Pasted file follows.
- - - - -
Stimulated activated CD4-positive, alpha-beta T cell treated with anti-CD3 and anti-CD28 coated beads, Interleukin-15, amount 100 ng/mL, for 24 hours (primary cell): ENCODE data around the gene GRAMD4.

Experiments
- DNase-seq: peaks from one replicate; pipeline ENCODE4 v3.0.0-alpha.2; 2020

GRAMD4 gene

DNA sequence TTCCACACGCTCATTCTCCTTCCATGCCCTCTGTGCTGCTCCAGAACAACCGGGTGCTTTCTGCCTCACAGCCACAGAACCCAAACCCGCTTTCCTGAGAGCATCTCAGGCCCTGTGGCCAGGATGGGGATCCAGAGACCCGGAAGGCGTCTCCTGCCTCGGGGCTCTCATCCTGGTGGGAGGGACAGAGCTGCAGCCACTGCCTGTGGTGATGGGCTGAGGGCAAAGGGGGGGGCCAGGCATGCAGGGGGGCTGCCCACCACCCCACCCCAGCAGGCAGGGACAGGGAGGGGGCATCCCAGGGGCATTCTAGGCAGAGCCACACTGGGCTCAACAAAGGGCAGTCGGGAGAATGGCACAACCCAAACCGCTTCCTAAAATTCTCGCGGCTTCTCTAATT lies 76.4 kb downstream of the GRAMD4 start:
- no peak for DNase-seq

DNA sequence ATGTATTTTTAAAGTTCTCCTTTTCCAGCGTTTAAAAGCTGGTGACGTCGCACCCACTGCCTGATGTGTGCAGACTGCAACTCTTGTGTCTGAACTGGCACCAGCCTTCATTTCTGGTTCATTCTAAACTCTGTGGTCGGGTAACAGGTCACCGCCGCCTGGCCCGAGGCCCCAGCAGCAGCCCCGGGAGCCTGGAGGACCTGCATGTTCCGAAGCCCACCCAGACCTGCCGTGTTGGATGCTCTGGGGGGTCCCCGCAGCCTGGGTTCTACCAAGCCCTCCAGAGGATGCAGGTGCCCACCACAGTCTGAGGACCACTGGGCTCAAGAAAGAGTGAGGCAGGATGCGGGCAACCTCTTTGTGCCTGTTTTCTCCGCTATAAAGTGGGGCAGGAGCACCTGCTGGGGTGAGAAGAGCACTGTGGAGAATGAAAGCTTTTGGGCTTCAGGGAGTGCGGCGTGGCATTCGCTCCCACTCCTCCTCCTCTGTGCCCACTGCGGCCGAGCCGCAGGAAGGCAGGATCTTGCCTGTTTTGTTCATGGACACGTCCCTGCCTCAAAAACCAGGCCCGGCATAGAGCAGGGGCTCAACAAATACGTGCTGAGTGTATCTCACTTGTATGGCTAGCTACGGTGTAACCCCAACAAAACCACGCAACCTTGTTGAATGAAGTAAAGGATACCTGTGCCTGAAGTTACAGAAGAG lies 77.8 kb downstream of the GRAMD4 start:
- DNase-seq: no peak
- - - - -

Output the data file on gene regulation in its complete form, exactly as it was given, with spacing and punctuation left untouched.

Stimulated activated CD4-positive, alpha-beta T cell treated with anti-CD3 and anti-CD28 coated beads, Interleukin-15, amount 100 ng/mL, for 24 hours (primary cell): ENCODE data around the gene GRAMD4.

Experiments
- DNase-seq: peaks from one replicate; pipeline ENCODE4 v3.0.0-alpha.2; 2020

GRAMD4 gene

DNA sequence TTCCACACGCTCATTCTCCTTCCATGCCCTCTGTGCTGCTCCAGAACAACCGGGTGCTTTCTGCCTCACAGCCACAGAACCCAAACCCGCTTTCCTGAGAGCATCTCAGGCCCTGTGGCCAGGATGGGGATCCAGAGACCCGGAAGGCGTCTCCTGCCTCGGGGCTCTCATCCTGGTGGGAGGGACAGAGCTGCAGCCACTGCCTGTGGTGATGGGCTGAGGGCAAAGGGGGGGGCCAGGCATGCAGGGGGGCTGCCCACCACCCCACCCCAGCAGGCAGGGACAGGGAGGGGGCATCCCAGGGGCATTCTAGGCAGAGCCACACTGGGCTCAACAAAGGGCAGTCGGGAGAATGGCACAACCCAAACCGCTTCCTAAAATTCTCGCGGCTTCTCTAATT lies 76.4 kb downstream of the GRAMD4 start:
- no peak for DNase-seq

DNA sequence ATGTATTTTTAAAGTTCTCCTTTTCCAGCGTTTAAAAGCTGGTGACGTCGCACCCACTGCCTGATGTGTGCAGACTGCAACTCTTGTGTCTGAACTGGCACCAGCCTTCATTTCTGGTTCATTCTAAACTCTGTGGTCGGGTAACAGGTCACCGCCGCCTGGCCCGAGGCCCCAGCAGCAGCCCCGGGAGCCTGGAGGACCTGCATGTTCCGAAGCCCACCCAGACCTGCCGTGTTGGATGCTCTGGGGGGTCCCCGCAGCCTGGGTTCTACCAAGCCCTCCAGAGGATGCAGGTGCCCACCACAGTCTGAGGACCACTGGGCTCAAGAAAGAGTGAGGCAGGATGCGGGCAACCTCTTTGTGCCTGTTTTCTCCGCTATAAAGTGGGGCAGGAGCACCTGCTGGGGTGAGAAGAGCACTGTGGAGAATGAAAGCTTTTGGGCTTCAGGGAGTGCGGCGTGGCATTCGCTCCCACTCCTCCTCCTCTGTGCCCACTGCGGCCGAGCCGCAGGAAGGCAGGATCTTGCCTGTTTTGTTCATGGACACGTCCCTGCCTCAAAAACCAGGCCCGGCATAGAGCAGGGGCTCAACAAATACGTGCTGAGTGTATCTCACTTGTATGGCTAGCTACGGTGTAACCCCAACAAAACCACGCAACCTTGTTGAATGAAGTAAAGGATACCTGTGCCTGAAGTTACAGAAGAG lies 77.8 kb downstream of the GRAMD4 start:
- DNase-seq: no peak